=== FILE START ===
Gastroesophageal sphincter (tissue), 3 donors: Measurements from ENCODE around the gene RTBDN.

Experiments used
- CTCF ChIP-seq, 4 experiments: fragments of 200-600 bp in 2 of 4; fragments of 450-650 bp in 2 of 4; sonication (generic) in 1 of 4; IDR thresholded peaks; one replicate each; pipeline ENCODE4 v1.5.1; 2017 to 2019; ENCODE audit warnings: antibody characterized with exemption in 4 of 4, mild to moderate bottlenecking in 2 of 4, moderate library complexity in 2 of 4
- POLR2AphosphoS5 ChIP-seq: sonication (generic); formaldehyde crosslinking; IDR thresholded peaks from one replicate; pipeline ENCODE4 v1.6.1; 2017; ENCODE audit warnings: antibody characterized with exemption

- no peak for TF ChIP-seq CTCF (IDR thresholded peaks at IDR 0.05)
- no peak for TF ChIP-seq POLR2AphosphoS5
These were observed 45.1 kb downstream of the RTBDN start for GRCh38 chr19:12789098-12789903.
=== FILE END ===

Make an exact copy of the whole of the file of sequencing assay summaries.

Gastroesophageal sphincter (tissue), 3 donors: Measurements from ENCODE around the gene RTBDN.

Experiments used
- CTCF ChIP-seq, 4 experiments: fragments of 200-600 bp in 2 of 4; fragments of 450-650 bp in 2 of 4; sonication (generic) in 1 of 4; IDR thresholded peaks; one replicate each; pipeline ENCODE4 v1.5.1; 2017 to 2019; ENCODE audit warnings: antibody characterized with exemption in 4 of 4, mild to moderate bottlenecking in 2 of 4, moderate library complexity in 2 of 4
- POLR2AphosphoS5 ChIP-seq: sonication (generic); formaldehyde crosslinking; IDR thresholded peaks from one replicate; pipeline ENCODE4 v1.6.1; 2017; ENCODE audit warnings: antibody characterized with exemption

- no peak for TF ChIP-seq CTCF (IDR thresholded peaks at IDR 0.05)
- no peak for TF ChIP-seq POLR2AphosphoS5
These were observed 45.1 kb downstream of the RTBDN start for GRCh38 chr19:12789098-12789903.